Have you ever met a lottery winner just after they received the news of their new found fortune? Me neither. But I’ll tell you what’s a close second : watching people exiting an ATM clutching precious cash. I was almost salivating at the prospect of having cash to call my own. And then something strange happened. To get to the ATM you have to enter through a glass door which is manned by a bank official. He is there to help people complete their transaction. Not surprising as it has been so long since money was available, that most people have probably forgotten how to use the ATM.

Do you remember the first time you asked a girl to waltz with you at a high school dance and she turned you down? Do you remember applying for a job that you were certain to get only to find out that your arch enemy got it? Heartache.

When five minutes elapsed ( it takes only 30 seconds to get cash ), I knew there was a problem. I was ushered in by the bank official and he asked me to try my card. Presto! Out came 2500 in crisp new currency. The guy in front of me tried his card again. It didn’t work. Cue the music, “ I know a heartache when I see one.”

One hour and 15 minutes was all it took to get the equivalent of $50. Canadian dollars.

I was feeling absolutely giddy. ATM’s don’t normally have this kind of effect on me. Rather than eating my customary supper of rice and dal, I thought I would splurge and eat some North American cuisine. I walked briskly, nay joyfully to McDonald’s and had nuggets and fries. I almost asked for a kid’s toy, I was so pleased with myself. Just for badness, I tendered my new 2000 rs note. “ Sorry sir. We can’t make change.” Yes, even when you have money, there is no certainty that you can use it.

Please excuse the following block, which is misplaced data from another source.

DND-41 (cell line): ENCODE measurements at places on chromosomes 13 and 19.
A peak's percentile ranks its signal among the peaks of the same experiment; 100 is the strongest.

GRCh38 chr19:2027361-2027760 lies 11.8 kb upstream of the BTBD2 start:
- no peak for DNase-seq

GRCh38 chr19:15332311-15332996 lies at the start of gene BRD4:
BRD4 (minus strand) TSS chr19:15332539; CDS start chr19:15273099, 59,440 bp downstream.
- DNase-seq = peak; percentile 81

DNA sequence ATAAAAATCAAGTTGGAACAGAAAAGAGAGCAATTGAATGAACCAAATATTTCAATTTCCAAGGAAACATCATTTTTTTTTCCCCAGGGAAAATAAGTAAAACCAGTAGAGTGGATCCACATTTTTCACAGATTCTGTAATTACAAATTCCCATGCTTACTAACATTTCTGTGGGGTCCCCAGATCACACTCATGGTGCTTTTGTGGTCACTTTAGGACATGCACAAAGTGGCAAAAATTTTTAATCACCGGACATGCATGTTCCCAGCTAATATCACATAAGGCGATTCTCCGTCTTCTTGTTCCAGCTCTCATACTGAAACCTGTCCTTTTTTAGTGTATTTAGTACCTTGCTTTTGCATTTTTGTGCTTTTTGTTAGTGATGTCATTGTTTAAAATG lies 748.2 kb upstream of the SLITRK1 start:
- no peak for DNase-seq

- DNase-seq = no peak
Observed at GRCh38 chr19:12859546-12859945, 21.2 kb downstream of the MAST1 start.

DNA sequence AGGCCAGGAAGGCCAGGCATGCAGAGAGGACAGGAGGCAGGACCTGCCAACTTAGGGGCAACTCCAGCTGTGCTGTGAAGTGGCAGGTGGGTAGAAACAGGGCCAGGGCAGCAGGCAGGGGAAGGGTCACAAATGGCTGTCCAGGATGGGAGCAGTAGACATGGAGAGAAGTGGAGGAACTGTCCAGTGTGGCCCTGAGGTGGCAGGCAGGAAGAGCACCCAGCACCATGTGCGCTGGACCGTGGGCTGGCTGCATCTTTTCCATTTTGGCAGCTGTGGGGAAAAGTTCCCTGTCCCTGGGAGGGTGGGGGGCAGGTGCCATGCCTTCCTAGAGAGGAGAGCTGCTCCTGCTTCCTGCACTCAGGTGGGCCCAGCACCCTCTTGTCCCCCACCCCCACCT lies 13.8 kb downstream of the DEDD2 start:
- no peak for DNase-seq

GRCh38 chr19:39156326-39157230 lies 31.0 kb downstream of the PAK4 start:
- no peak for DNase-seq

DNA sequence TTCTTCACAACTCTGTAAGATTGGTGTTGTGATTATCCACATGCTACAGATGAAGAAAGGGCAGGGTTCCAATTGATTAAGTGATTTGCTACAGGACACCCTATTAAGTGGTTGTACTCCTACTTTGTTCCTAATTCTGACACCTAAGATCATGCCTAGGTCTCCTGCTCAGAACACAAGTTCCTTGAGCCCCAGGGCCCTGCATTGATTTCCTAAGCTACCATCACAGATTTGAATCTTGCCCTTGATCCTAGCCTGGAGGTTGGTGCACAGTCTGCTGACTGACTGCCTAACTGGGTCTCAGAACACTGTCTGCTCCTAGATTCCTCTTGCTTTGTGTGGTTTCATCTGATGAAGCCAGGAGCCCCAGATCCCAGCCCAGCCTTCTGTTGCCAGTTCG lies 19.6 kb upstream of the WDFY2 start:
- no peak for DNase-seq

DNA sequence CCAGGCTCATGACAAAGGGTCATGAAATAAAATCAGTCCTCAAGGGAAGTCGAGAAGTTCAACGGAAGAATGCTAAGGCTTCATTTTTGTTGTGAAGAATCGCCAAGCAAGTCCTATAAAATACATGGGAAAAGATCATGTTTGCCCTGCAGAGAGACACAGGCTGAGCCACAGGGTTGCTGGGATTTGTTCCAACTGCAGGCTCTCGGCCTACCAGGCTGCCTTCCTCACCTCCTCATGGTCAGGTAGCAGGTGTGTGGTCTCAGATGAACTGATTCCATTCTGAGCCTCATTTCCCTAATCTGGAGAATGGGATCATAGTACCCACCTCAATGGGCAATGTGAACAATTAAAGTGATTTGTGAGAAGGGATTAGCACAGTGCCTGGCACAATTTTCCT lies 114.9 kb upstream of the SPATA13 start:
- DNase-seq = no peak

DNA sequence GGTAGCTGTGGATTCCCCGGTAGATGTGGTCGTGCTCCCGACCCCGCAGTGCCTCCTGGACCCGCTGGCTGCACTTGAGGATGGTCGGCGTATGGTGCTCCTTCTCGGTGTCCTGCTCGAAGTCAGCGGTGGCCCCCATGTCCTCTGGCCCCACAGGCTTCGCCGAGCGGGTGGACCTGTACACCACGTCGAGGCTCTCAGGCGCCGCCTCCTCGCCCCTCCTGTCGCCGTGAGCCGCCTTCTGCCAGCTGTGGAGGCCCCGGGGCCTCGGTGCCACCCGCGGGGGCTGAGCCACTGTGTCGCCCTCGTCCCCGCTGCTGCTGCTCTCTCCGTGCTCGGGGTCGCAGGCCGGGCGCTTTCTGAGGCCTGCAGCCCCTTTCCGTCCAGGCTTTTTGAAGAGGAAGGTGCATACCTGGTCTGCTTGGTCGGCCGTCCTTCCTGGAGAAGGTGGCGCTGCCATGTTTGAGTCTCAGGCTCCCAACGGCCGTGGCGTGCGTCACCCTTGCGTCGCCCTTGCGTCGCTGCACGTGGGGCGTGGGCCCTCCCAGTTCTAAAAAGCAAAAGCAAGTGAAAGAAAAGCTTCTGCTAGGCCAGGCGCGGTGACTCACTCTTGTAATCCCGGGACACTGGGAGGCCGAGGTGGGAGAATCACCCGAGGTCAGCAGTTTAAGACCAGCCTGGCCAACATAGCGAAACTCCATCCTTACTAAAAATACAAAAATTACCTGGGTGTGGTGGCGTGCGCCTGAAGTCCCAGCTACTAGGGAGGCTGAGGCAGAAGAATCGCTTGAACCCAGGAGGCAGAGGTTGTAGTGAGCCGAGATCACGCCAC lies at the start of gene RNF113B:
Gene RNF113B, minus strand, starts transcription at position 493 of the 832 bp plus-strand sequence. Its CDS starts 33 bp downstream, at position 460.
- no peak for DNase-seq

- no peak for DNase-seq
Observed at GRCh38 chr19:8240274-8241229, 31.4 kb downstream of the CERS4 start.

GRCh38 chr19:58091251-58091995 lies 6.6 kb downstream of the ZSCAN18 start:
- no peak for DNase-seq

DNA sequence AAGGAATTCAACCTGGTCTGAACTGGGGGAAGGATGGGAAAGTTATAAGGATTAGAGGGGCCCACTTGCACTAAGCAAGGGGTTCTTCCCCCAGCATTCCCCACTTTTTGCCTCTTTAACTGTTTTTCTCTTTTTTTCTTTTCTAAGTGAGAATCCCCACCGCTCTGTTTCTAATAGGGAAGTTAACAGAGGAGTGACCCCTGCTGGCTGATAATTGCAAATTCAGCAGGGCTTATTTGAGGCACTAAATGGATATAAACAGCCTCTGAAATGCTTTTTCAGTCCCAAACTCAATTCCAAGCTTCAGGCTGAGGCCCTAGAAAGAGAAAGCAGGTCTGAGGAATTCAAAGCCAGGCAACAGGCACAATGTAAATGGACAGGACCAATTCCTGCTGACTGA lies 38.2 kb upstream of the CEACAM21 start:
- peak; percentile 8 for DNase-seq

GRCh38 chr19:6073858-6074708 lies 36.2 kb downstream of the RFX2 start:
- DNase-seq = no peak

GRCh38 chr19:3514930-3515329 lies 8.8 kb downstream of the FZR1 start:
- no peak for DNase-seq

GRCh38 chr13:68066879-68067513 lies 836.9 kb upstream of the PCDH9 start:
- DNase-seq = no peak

It was now dark, when I made the 25 minute trek back to my residence. I had to go past the Syndicate Bank, the scene of my joyous reunion with cash. The lineup had tripled.

I woke at 3:00 a.m. No, it wasn’t the pack of barking dogs that roam the neighborhood every night around this time that woke me from my reverie. No, I had an itch. Make that two. Three. Five. Ten. I got out of bed and turned on the light. Every part of my body that had been exposed , while standing in line at the bank ( including my bald spot ), was covered in welts.

I looked at my night stand and saw my new found stash of rupees.

Sometimes a person will go to great lengths to satisfy an itch.